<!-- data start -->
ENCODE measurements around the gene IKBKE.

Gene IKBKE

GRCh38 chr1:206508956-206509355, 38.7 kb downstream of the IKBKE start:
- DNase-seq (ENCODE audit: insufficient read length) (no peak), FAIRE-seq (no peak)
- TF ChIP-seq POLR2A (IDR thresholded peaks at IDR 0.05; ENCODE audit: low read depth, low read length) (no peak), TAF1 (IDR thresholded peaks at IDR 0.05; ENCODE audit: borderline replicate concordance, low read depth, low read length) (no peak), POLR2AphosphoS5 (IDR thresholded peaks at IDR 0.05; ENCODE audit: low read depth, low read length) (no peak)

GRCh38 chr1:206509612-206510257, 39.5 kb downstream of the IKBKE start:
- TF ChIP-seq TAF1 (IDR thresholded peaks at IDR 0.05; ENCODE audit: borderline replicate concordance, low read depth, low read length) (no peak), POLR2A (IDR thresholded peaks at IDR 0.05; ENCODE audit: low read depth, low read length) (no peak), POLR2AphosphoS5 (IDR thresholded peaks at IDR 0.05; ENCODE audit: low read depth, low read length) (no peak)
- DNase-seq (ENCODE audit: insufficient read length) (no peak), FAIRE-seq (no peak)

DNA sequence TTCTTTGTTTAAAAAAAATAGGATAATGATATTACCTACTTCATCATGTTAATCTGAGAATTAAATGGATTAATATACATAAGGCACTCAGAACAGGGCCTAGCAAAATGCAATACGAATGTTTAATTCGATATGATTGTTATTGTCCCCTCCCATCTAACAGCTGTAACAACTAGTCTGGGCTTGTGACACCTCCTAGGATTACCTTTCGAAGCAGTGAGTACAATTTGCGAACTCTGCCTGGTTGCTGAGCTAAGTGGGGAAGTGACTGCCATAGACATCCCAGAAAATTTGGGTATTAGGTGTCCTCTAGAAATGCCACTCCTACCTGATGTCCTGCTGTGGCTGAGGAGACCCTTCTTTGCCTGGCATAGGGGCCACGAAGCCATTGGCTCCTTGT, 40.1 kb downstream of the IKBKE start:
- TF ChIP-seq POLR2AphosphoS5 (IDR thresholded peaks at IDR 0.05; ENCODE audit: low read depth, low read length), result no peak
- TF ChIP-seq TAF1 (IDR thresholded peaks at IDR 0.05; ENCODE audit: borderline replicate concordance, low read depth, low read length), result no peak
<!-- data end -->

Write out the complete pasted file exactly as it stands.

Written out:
ENCODE measurements around the gene IKBKE.

Gene IKBKE

GRCh38 chr1:206508956-206509355, 38.7 kb downstream of the IKBKE start:
- DNase-seq (ENCODE audit: insufficient read length) (no peak), FAIRE-seq (no peak)
- TF ChIP-seq POLR2A (IDR thresholded peaks at IDR 0.05; ENCODE audit: low read depth, low read length) (no peak), TAF1 (IDR thresholded peaks at IDR 0.05; ENCODE audit: borderline replicate concordance, low read depth, low read length) (no peak), POLR2AphosphoS5 (IDR thresholded peaks at IDR 0.05; ENCODE audit: low read depth, low read length) (no peak)

GRCh38 chr1:206509612-206510257, 39.5 kb downstream of the IKBKE start:
- TF ChIP-seq TAF1 (IDR thresholded peaks at IDR 0.05; ENCODE audit: borderline replicate concordance, low read depth, low read length) (no peak), POLR2A (IDR thresholded peaks at IDR 0.05; ENCODE audit: low read depth, low read length) (no peak), POLR2AphosphoS5 (IDR thresholded peaks at IDR 0.05; ENCODE audit: low read depth, low read length) (no peak)
- DNase-seq (ENCODE audit: insufficient read length) (no peak), FAIRE-seq (no peak)

DNA sequence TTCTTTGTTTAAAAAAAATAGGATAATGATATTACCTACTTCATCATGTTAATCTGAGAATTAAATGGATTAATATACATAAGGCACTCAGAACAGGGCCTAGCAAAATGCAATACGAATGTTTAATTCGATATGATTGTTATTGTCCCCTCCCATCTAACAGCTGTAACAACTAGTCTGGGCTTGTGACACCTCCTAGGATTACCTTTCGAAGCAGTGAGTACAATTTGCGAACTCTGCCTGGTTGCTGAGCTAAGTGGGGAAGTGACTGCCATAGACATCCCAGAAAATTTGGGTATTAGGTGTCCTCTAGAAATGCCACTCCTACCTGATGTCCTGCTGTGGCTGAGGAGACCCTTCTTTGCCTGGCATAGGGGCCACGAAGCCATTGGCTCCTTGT, 40.1 kb downstream of the IKBKE start:
- TF ChIP-seq POLR2AphosphoS5 (IDR thresholded peaks at IDR 0.05; ENCODE audit: low read depth, low read length), result no peak
- TF ChIP-seq TAF1 (IDR thresholded peaks at IDR 0.05; ENCODE audit: borderline replicate concordance, low read depth, low read length), result no peak